In the waning days of the Trump Administration, the DOL issued a new final rule that was intended to make it easier for businesses to satisfy the economic realities test and classify workers as contractors. Under the Trump independent contractor rule, the DOL would focus primary on the first two factors of the economic realities test. Under that rule, if a worker would qualify as an independent contractor when looking at the factors of control and opportunity for profit and loss then the inquiry would stop there and the independent contractor classification would be permissible. Only if there was uncertainty or ambiguity would the Trump rule call for looking at the third, fourth and fifth factors noted above. The rule also would allow businesses to offer certain benefits to independent contractors without undermining their classification.
The Trump independent contractor rule was originally slated to go into effect on March 8, 2021. Unsurprisingly, when the Biden Administration came to town it issued an instruction that the agencies should hold and reconsider any rules that had been finalized but had not yet gone into effect – thus the effective date of the independent contractor rule was delayed. On March 11, 2021, the DOL issued a notice of its intent to entirely withdraw and strike the Trump independent contractor rule. The notice is being held open for 30 days for comment. Shortly after the notice was published, the Coalition for Workforce Innovation, which includes companies like Uber and Lyft, filed a lawsuit challenging the DOL’s decision to delay and potentially withdraw the rule. This challenge isn’t expected to have a long term impact on the DOL’s ability to walk away from the Trump rule (as the issues raised could largely be cured). But it does increase the cost, complexity and public attention to the issue.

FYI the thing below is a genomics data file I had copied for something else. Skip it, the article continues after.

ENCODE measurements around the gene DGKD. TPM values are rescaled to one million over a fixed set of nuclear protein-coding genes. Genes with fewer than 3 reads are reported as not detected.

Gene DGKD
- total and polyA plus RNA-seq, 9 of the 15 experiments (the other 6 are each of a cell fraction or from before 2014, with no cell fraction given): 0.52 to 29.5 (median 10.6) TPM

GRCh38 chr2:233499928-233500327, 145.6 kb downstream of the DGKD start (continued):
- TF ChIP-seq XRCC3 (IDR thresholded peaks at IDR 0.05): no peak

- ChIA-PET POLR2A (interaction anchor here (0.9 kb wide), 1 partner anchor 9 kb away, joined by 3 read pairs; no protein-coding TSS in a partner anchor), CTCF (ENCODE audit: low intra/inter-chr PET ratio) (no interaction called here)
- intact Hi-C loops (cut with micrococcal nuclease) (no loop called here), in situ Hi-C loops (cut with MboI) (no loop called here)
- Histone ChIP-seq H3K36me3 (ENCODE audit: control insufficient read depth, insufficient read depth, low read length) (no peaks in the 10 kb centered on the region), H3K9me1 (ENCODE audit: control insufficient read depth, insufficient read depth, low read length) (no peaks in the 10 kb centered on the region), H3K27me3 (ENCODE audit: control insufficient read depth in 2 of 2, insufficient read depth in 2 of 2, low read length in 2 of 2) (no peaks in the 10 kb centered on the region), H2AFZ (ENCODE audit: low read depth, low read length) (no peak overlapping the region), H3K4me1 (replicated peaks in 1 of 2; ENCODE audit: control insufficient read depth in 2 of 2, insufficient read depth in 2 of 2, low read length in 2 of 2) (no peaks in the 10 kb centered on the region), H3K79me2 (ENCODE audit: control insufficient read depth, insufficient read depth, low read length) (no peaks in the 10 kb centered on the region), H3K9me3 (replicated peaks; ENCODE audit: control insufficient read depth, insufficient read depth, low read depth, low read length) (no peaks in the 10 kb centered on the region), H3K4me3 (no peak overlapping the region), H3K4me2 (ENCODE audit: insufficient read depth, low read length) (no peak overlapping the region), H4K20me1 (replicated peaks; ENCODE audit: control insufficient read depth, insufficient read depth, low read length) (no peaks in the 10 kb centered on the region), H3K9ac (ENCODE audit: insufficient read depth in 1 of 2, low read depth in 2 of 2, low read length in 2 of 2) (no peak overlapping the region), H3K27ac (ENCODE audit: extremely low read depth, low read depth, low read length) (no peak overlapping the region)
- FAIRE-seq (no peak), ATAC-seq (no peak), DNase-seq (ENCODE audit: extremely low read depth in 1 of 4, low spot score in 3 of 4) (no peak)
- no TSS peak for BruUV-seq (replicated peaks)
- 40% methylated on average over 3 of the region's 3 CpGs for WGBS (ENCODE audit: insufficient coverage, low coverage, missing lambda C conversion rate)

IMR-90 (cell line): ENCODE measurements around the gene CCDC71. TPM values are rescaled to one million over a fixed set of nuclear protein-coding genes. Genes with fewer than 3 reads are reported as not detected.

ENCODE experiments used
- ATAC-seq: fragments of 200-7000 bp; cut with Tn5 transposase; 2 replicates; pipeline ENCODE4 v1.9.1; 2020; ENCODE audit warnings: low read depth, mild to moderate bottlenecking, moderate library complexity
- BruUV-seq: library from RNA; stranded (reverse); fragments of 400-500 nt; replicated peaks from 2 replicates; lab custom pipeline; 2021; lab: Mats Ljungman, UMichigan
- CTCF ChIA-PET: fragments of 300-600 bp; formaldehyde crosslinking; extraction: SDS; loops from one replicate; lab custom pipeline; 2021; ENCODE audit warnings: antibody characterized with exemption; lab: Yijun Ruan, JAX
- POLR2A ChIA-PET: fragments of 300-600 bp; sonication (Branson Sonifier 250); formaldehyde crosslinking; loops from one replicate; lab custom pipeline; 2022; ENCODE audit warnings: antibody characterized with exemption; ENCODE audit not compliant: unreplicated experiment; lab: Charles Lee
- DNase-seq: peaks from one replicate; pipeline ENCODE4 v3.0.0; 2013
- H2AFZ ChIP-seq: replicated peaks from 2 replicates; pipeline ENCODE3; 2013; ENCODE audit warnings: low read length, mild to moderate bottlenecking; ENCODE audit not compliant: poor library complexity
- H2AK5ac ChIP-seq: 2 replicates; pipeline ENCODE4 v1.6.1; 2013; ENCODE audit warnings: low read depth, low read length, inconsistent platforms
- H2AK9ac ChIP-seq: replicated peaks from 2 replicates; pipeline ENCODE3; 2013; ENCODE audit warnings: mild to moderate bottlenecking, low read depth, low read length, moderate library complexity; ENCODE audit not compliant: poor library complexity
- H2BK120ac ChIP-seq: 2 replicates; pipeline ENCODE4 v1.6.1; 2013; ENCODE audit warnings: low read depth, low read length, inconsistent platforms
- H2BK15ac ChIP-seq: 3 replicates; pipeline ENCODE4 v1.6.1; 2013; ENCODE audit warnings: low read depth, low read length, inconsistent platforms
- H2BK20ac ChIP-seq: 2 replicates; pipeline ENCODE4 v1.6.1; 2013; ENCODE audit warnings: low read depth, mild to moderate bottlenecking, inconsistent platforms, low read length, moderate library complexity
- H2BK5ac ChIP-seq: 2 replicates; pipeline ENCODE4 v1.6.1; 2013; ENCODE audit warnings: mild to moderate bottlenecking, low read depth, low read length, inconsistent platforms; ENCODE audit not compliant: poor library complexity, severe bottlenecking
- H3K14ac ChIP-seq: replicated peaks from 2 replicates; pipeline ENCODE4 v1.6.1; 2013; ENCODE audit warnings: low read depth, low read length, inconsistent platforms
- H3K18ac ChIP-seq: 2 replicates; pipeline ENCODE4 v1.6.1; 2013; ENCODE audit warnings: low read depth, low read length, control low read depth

Another area where the DOL has been charting a change of course relates to the rules for when two companies will be considered joint employers for the purpose of liability under the FLSA.
In early 2020, the Trump Administration issued a new rule narrowing the instances in which two entities will be considered joint employers. Then in September of 2020, in a case brought by New York and Pennsylvania, a federal judge struck down the rule finding it “arbitrary and capricious” and inconsistent with the FLSA. The Trump Administration appealed the decision to the Second Circuit Court of Appeals. After President Biden won the election, a selection of business groups intervened in the case to defend the Trump Administration’s rule (expecting that the new Biden Administration would elect not to do so). The case before the Second Circuit is still pending and just last week the Biden Administration asked the court for a 60 day delay. In the meantime, on March 11, the DOL issued a proposed rule to repeal the Trump Administration’s joint employer rule and to revert back to the prior rule promulgated by the Obama Administration that expanded the instances in which companies can be considered joint employers.